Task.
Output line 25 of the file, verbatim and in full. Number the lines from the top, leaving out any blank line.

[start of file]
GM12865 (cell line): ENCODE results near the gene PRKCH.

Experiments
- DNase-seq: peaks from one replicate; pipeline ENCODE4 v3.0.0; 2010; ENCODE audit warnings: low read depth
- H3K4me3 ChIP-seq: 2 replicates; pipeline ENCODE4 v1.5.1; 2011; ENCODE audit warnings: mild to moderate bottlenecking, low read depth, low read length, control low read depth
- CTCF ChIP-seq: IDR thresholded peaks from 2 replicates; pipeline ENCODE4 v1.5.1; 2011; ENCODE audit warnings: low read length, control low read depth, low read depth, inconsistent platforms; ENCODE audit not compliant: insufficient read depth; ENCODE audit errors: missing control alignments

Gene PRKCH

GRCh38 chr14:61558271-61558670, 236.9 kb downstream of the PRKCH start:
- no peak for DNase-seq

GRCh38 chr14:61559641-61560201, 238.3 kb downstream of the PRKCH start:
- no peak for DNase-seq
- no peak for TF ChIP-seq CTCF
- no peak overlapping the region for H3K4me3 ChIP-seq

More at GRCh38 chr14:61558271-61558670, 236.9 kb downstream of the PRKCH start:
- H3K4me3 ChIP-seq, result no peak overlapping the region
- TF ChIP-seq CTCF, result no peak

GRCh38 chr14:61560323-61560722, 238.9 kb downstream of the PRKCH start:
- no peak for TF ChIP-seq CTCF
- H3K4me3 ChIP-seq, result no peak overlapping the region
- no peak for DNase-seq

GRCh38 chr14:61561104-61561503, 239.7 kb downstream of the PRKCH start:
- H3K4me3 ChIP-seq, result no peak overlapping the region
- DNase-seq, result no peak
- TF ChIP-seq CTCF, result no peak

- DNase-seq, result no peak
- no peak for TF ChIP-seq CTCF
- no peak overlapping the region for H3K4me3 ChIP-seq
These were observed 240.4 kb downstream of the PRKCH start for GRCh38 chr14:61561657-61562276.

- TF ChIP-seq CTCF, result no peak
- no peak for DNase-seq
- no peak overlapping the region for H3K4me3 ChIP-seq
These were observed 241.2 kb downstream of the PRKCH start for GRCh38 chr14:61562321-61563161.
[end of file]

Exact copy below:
- no peak for TF ChIP-seq CTCF